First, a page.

July 17, 2017
Sofia Coppola Defends ‘The Beguiled’ Against Backlash
If you’ve taken a stroll through Film Twitter during the last few weeks, you’ve likely seen the backlash that has been generated against Sofia Coppola. The director has been taken to task for “The Beguiled,” her steamy drama/comedy set during the Civil War that doesn’t feature any African-American characters. In fact, Coppola excised the slave character Mattie, who is featured in Thomas Cullinan’s book and Don Siegel‘s 1971 movie. Others, however, counter that the director’s film tells the story of “The Beguiled” through her distinct lens, and even if you want more representation, perhaps the last person who should be tackling a slave narrative is Sofia Coppola. Now, the filmmaker herself has stepped into the storm of controversy.
In a statement to Indiewire, Coppola explains the creative choices she made, and in particular when it comes to Mattie, says it was done out of respect, and with an awareness of not wanting to appropriate someone else’s experience or culture. Here’s an excerpt of what she had to say:
I wanted to tell the story of the isolation of these women, cut off from the world and in denial of a changing world. I also focused on how they deal with repression and desire when a man comes in to their abandoned world, and how this situation affects each of them, being at different stages of their life and development. I thought there were universal themes, about desire and male and female power dynamics that could relate to all women….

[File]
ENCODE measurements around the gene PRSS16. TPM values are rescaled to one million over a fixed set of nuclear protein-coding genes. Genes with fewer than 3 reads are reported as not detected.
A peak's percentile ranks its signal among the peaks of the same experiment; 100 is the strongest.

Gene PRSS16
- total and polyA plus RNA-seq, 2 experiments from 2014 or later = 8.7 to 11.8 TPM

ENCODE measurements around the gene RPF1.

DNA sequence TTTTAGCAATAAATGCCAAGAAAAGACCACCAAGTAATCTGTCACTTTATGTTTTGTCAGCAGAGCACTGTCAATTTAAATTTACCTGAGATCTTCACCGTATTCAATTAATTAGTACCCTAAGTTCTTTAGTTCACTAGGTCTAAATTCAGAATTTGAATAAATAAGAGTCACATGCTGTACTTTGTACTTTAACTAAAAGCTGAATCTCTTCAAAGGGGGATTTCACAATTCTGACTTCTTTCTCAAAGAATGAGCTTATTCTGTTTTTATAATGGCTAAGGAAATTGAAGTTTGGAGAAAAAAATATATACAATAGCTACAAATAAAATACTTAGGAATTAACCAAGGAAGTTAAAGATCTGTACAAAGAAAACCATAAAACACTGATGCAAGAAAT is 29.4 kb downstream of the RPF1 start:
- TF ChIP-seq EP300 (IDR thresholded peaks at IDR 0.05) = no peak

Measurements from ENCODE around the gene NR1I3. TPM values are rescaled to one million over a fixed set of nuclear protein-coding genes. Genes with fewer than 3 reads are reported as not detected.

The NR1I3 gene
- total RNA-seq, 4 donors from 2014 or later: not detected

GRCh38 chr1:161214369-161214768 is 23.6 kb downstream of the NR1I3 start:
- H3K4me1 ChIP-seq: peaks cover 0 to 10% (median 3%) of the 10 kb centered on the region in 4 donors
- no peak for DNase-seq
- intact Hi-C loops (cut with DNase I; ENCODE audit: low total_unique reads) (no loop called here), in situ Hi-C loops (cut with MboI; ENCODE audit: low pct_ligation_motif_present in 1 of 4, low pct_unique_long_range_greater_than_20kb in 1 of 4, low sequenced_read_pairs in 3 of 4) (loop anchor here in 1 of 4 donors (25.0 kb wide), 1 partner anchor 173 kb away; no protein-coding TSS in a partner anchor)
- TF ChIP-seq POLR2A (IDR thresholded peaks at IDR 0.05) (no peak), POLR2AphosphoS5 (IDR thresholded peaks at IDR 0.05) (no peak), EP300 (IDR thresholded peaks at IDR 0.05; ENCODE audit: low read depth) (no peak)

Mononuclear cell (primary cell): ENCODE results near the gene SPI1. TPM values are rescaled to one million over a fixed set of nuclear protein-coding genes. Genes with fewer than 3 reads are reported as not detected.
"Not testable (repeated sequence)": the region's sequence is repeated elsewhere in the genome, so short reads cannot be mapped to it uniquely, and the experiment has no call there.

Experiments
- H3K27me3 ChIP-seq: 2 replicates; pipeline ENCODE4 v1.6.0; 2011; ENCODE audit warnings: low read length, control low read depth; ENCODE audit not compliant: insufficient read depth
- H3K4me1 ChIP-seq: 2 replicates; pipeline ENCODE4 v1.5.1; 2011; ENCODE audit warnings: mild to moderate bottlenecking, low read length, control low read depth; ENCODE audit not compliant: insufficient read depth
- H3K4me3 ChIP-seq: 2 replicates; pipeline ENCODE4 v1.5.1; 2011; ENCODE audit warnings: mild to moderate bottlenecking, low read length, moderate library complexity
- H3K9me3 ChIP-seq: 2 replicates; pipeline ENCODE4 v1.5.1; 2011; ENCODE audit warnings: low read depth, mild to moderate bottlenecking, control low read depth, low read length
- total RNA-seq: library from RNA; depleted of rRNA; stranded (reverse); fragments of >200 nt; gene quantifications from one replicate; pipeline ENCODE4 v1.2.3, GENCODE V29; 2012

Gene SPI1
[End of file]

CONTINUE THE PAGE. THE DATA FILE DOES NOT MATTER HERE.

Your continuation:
….Throughout the film, we see students and teachers trying to hold on to their crumbling way of life. Eventually, they even lock themselves up and sever all ties to the outside world in order to perpetuate a reality that has only become a fantasy. My intentions in choosing to make a film in this world were not to celebrate a way of life whose time was over, but rather to explore the high cost of denial and repression….
….Some have said that it is not responsible to make a film set during the Civil War and not deal directly with slavery and feature slave characters. I did not think so in preparing this film, but have been thinking about this and will continue to do so. But it has been disheartening to hear my artistic choices, grounded in historical facts, being characterized as insensitive when my intention was the opposite.
Thoughts? Let us know what you think about “The Beguiled” and Coppola’s statement in the comments section.